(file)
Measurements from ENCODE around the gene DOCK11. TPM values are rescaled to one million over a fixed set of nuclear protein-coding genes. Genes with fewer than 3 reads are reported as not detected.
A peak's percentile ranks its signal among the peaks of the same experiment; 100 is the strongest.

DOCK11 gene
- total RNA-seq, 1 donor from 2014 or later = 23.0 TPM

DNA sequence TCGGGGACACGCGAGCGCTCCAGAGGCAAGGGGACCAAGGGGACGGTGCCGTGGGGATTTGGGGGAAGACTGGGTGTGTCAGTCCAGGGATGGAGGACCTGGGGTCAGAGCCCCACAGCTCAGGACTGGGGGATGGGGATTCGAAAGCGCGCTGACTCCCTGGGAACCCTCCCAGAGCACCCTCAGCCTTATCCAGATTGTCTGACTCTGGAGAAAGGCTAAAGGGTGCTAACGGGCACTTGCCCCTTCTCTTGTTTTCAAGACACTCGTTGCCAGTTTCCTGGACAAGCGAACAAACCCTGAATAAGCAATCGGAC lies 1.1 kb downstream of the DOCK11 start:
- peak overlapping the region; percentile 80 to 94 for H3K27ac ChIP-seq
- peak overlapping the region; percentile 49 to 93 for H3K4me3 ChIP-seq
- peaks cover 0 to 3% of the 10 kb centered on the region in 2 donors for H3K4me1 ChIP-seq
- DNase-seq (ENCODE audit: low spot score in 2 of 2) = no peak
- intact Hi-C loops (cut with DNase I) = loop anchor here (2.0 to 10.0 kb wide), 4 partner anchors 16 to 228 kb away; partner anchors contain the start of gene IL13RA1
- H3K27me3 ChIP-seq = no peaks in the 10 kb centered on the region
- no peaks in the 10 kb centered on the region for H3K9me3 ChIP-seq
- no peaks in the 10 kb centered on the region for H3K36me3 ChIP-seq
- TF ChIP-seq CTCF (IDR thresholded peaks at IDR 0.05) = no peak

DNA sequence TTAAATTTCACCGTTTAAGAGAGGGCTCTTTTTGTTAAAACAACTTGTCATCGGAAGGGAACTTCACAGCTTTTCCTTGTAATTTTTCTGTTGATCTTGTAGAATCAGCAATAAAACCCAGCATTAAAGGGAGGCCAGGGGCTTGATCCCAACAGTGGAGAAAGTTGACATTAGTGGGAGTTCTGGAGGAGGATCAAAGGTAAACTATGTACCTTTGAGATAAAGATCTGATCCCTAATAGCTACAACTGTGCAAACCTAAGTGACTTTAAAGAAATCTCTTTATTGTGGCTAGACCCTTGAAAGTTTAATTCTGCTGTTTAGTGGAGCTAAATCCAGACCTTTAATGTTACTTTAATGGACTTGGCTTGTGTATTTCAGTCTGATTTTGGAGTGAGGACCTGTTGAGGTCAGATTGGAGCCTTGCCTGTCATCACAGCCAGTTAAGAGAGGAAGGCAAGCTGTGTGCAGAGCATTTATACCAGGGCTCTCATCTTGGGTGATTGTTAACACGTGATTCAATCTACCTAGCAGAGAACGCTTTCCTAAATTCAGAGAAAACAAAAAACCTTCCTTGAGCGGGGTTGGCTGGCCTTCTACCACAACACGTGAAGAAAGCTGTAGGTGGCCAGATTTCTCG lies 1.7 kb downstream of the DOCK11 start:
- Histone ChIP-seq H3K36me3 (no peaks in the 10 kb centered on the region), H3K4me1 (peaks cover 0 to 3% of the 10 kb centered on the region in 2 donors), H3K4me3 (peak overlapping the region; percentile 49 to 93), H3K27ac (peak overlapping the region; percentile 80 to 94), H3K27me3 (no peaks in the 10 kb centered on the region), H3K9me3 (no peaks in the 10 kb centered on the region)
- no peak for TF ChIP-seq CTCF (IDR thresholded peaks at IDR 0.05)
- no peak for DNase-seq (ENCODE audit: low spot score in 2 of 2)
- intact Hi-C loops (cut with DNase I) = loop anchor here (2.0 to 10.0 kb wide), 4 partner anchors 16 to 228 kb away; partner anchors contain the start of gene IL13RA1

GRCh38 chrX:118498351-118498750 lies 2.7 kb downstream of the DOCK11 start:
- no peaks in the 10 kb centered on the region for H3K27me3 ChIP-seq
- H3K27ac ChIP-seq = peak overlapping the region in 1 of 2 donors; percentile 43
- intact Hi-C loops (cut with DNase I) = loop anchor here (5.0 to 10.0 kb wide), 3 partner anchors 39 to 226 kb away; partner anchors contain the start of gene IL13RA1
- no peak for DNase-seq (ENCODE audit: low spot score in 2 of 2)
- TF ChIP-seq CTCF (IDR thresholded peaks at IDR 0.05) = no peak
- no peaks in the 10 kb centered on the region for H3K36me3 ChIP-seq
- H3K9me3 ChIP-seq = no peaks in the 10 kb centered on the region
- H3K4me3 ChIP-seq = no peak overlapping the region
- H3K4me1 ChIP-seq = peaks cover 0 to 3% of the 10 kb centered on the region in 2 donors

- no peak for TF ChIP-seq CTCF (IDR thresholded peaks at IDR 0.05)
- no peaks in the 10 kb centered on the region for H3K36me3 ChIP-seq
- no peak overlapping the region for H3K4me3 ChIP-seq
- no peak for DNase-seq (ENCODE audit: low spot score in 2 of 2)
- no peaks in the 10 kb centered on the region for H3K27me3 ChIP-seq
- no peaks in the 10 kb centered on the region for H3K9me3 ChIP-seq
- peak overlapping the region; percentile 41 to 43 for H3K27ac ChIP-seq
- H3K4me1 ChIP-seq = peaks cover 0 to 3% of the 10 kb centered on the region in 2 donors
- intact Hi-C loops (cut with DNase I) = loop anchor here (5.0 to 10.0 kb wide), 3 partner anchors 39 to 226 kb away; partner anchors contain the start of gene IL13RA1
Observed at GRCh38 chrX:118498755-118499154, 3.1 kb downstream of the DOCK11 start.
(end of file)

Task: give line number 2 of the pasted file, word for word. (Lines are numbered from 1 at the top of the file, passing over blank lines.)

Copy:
A peak's percentile ranks its signal among the peaks of the same experiment; 100 is the strongest.